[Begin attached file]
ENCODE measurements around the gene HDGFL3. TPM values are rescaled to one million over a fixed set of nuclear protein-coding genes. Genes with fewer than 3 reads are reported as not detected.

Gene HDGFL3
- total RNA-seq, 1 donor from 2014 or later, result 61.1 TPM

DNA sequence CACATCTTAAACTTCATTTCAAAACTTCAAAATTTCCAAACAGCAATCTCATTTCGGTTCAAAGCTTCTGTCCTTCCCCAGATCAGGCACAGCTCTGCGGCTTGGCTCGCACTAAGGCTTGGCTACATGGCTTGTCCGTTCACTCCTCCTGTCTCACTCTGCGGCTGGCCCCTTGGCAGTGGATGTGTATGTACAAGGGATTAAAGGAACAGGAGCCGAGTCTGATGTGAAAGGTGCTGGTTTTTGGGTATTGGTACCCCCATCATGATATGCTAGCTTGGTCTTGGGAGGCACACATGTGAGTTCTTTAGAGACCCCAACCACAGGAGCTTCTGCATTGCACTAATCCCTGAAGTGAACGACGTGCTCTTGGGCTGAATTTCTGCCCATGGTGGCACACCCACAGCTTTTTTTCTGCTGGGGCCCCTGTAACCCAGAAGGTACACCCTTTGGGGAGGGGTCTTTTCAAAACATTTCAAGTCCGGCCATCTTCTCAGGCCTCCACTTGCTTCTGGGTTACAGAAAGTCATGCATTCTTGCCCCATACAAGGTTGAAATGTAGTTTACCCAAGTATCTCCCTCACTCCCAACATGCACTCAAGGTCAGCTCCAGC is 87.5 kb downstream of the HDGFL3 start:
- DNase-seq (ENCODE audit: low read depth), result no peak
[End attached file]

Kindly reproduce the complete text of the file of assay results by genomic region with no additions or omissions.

ENCODE measurements around the gene HDGFL3. TPM values are rescaled to one million over a fixed set of nuclear protein-coding genes. Genes with fewer than 3 reads are reported as not detected.

Gene HDGFL3
- total RNA-seq, 1 donor from 2014 or later, result 61.1 TPM

DNA sequence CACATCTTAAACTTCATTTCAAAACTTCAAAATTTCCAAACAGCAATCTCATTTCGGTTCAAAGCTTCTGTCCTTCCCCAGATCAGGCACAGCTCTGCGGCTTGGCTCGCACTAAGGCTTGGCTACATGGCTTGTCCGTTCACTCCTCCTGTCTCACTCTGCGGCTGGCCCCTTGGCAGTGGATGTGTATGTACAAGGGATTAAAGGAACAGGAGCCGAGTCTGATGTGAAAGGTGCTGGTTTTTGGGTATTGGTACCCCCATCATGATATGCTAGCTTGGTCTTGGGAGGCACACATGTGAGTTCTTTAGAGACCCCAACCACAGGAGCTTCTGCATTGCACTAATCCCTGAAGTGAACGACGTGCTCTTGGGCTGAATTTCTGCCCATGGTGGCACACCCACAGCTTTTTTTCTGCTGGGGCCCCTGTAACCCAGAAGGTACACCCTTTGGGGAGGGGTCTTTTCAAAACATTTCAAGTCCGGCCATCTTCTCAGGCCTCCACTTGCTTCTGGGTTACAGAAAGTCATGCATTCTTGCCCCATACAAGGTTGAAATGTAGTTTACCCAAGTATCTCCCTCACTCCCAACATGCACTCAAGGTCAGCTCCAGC is 87.5 kb downstream of the HDGFL3 start:
- DNase-seq (ENCODE audit: low read depth), result no peak